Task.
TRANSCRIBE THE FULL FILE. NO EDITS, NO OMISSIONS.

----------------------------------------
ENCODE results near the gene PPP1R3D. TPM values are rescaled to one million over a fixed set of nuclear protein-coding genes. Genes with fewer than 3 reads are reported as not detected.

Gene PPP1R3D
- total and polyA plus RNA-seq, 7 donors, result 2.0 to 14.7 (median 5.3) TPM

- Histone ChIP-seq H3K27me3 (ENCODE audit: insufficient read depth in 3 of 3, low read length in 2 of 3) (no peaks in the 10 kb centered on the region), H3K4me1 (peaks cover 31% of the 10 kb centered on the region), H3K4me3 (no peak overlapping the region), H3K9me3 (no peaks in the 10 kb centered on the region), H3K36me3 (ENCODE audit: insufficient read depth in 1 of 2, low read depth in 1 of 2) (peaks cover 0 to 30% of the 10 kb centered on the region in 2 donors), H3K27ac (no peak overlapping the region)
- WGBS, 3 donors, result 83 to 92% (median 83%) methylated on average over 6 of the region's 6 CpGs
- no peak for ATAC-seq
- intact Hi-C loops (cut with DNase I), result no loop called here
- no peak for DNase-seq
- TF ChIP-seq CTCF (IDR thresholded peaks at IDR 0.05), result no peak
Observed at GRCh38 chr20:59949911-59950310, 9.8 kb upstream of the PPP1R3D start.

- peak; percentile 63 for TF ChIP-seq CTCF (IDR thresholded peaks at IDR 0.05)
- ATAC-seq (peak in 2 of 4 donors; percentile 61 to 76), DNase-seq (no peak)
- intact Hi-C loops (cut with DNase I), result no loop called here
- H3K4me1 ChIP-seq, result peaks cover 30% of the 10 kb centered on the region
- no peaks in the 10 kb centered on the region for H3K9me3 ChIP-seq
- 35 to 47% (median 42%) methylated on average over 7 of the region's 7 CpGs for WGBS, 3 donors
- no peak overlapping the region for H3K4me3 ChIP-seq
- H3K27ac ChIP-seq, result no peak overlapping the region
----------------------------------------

ENCODE results near the gene PPP1R3D. TPM values are rescaled to one million over a fixed set of nuclear protein-coding genes. Genes with fewer than 3 reads are reported as not detected.

Gene PPP1R3D
- total and polyA plus RNA-seq, 7 donors, result 2.0 to 14.7 (median 5.3) TPM

- Histone ChIP-seq H3K27me3 (ENCODE audit: insufficient read depth in 3 of 3, low read length in 2 of 3) (no peaks in the 10 kb centered on the region), H3K4me1 (peaks cover 31% of the 10 kb centered on the region), H3K4me3 (no peak overlapping the region), H3K9me3 (no peaks in the 10 kb centered on the region), H3K36me3 (ENCODE audit: insufficient read depth in 1 of 2, low read depth in 1 of 2) (peaks cover 0 to 30% of the 10 kb centered on the region in 2 donors), H3K27ac (no peak overlapping the region)
- WGBS, 3 donors, result 83 to 92% (median 83%) methylated on average over 6 of the region's 6 CpGs
- no peak for ATAC-seq
- intact Hi-C loops (cut with DNase I), result no loop called here
- no peak for DNase-seq
- TF ChIP-seq CTCF (IDR thresholded peaks at IDR 0.05), result no peak
Observed at GRCh38 chr20:59949911-59950310, 9.8 kb upstream of the PPP1R3D start.

- peak; percentile 63 for TF ChIP-seq CTCF (IDR thresholded peaks at IDR 0.05)
- ATAC-seq (peak in 2 of 4 donors; percentile 61 to 76), DNase-seq (no peak)
- intact Hi-C loops (cut with DNase I), result no loop called here
- H3K4me1 ChIP-seq, result peaks cover 30% of the 10 kb centered on the region
- no peaks in the 10 kb centered on the region for H3K9me3 ChIP-seq
- 35 to 47% (median 42%) methylated on average over 7 of the region's 7 CpGs for WGBS, 3 donors
- no peak overlapping the region for H3K4me3 ChIP-seq
- H3K27ac ChIP-seq, result no peak overlapping the region